Psoriasis vulgaris is a common inflammatory disease of the skin characterized by erythematous, dry, scaling plaques of various sizes [1]. Myelin-associated glycoprotein (MAG)-related neuropathy is a chronic sensory-predominant polyneuropathy with less than severe motor involvement. Although both of these diseases are considered autoimmune diseases, psoriasis with concomitant MAG-related neuropathy is very rare.

        Case presentation

        A 66-year-old Japanese man, having experienced sternocostoclavicular pain for 10 years, was admitted to our hospital because of gait disturbance and numbness of the limbs. A physical examination revealed no abnormalities except for skin eruptions on the bilateral elbows, knees and hips (Figure 1). The diameter of each plaque was approximately 2cm to 5cm. These eruptions developed two years before admission and appeared as erythematous plaques covered by a silvery scaling. The skin lesions were moderately pruritic and Auspitz’s sign was positive. These findings are compatible with psoriasis vulgaris.
        http://static-content.springer.com/image/art%3A10.1186%2F1752-1947-7-4/MediaObjects/13256_2012_2397_Fig1_HTML.jpg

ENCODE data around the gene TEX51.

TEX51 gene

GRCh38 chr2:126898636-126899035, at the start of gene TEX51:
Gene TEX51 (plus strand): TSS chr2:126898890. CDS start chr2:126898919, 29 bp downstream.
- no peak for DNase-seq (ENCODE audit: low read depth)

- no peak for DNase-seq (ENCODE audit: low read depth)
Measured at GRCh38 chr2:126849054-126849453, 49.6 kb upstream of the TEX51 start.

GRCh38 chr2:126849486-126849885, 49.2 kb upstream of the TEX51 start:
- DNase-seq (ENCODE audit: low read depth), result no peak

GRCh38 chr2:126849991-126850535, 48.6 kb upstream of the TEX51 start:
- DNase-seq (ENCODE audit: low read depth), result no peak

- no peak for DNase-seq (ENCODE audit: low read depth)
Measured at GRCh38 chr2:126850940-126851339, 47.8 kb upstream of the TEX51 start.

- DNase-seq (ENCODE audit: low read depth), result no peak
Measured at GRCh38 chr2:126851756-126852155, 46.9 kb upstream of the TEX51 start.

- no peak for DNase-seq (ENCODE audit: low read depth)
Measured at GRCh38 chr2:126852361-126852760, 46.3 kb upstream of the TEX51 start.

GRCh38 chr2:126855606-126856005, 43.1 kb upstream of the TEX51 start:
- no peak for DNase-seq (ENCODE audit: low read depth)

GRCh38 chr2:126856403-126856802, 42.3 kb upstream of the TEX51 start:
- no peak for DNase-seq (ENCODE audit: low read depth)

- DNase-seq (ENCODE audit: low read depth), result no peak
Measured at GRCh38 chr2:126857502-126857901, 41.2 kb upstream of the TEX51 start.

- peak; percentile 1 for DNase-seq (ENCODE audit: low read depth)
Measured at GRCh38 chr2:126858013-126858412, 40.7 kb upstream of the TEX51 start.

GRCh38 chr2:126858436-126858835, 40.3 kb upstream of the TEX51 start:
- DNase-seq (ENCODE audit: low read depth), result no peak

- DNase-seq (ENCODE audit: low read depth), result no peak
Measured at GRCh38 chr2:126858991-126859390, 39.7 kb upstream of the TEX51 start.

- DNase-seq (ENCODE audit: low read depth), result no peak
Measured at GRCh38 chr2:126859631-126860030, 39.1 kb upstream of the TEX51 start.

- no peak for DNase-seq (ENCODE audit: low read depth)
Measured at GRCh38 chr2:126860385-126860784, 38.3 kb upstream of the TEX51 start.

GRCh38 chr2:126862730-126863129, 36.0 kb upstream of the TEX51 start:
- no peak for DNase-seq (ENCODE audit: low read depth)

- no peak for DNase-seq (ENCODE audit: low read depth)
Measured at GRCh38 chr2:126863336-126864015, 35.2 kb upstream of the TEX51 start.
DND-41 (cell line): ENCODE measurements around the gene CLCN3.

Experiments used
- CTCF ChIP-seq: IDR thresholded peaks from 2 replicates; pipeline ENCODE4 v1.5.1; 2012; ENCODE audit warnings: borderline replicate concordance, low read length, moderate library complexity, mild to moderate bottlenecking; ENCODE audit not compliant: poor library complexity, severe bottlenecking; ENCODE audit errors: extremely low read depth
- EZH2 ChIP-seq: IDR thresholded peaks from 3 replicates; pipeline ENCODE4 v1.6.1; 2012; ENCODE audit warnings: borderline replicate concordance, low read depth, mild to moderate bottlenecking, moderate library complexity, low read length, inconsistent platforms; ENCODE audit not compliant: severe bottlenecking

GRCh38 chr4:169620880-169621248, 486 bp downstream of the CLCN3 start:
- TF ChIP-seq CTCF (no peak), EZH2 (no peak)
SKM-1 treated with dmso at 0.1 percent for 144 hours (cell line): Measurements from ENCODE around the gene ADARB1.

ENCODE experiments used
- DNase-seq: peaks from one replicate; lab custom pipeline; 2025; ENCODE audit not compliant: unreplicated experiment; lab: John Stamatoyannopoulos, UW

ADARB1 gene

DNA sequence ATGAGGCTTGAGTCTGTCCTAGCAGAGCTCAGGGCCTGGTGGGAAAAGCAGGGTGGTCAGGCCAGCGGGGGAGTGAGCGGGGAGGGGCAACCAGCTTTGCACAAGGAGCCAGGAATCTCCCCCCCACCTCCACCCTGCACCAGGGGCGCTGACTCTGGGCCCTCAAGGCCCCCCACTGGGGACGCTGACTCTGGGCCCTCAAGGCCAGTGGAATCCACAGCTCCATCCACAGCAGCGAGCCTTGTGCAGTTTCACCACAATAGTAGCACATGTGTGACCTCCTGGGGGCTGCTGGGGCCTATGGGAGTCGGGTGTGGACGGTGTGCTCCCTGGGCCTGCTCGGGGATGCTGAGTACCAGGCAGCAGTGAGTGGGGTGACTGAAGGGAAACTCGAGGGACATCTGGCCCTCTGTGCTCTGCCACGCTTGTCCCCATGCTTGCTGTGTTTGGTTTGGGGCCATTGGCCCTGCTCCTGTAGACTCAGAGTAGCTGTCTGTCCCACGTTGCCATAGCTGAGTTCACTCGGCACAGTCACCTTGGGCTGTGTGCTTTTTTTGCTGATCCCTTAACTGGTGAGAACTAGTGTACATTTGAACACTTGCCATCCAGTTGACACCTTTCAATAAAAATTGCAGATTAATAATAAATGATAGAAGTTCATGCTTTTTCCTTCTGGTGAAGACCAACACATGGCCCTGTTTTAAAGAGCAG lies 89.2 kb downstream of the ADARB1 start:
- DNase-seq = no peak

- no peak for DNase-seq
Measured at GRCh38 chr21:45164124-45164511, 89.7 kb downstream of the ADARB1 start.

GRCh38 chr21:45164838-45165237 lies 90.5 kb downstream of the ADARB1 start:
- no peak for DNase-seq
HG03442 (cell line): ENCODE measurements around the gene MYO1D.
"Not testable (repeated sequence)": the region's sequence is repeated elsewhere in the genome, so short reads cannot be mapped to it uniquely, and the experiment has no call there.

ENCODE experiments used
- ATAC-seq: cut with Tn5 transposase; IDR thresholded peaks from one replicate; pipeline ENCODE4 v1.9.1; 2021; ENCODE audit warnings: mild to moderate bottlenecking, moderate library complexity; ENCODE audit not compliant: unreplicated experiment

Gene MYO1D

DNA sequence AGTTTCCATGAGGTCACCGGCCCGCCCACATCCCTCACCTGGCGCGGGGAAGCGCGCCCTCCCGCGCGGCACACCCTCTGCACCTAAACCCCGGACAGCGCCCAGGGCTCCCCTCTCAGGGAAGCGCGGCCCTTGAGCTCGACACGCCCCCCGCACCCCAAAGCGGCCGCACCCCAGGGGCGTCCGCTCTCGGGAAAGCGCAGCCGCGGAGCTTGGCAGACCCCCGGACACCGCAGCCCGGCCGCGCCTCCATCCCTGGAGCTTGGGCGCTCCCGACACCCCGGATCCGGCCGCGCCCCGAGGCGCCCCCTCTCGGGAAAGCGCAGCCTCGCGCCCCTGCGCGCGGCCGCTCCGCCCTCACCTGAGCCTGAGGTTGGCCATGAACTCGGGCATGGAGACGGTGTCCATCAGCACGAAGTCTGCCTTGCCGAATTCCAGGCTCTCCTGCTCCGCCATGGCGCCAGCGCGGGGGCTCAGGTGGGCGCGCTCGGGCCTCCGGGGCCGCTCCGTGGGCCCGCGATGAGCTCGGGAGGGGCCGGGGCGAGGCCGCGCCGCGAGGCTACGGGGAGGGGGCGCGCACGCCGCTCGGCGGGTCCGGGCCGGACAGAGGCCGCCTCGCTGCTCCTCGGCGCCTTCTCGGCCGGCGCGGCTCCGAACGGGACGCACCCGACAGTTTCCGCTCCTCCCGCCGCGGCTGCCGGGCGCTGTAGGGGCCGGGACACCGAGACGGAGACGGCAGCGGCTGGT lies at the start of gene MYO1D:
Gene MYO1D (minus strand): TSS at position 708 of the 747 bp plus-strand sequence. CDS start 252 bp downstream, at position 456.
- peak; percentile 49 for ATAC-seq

Figure 1

        Psoriatic lesion on the knee.

        On neurological examination, our patient had normal cranial nerve function and normal limb muscle strength. All deep tendon reflexes were absent. His vibratory and position sense was severely impaired up to his knees. Touch, temperature and pinprick sensations were mildly disturbed in a glove and stocking distribution. His coordination was clumsy in his lower limbs because of sensory ataxia. He had gait disturbance with Romberg’s sign.

        Routine blood laboratory tests were normal. His serum concentration of immunoglobulin (Ig) M was 320mg/dL (normal range: 51 to 260mg/dL), but other immunoglobulins were within the normal range. Serum immunoelectrophoresis showed IgM K-type monoclonal gammopathy. An enzyme-linked immunosorbent assay confirmed that the serum obtained from our patient before treatment contained extremely high titers of IgM antibody against MAG and sulfated glucuronyl paragloboside. A MAG western blot analysis showed the presence of a 91 to 94kDa band using purified human MAG antigen. No tumor cell proliferation was observed in a bone marrow aspiration study. Autoantibodies, including anti-deoxyribonucleic acid (DNA), anti-SS-A and anti-SS-B were not detected. Assays for ganglioside antibodies against GM1, GM2, GM3, GD1a, GD1b, GD3, GT1b, GQ1b, GA1 and Gal-C were negative. The titer of cold agglutinin was not increased. There was no cerebral spinal fluid pleocytosis, but his cerebral spinal fluid protein level was 300mg/dL.